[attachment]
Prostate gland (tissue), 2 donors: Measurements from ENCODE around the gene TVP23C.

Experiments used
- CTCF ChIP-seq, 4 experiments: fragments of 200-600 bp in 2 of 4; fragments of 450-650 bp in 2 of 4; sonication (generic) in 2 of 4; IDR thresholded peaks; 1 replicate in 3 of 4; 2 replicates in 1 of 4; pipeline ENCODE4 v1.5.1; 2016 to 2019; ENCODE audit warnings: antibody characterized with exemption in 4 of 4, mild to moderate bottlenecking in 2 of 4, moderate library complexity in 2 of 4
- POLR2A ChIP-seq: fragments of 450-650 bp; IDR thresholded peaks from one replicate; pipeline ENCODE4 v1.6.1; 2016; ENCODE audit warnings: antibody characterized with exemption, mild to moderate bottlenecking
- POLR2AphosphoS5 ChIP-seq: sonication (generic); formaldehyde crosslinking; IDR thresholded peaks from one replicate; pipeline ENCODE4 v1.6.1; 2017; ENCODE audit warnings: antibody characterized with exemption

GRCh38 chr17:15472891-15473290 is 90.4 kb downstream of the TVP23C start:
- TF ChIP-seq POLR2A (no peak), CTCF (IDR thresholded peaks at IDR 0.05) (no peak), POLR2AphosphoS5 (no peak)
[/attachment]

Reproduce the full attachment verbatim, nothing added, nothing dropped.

Prostate gland (tissue), 2 donors: Measurements from ENCODE around the gene TVP23C.

Experiments used
- CTCF ChIP-seq, 4 experiments: fragments of 200-600 bp in 2 of 4; fragments of 450-650 bp in 2 of 4; sonication (generic) in 2 of 4; IDR thresholded peaks; 1 replicate in 3 of 4; 2 replicates in 1 of 4; pipeline ENCODE4 v1.5.1; 2016 to 2019; ENCODE audit warnings: antibody characterized with exemption in 4 of 4, mild to moderate bottlenecking in 2 of 4, moderate library complexity in 2 of 4
- POLR2A ChIP-seq: fragments of 450-650 bp; IDR thresholded peaks from one replicate; pipeline ENCODE4 v1.6.1; 2016; ENCODE audit warnings: antibody characterized with exemption, mild to moderate bottlenecking
- POLR2AphosphoS5 ChIP-seq: sonication (generic); formaldehyde crosslinking; IDR thresholded peaks from one replicate; pipeline ENCODE4 v1.6.1; 2017; ENCODE audit warnings: antibody characterized with exemption

GRCh38 chr17:15472891-15473290 is 90.4 kb downstream of the TVP23C start:
- TF ChIP-seq POLR2A (no peak), CTCF (IDR thresholded peaks at IDR 0.05) (no peak), POLR2AphosphoS5 (no peak)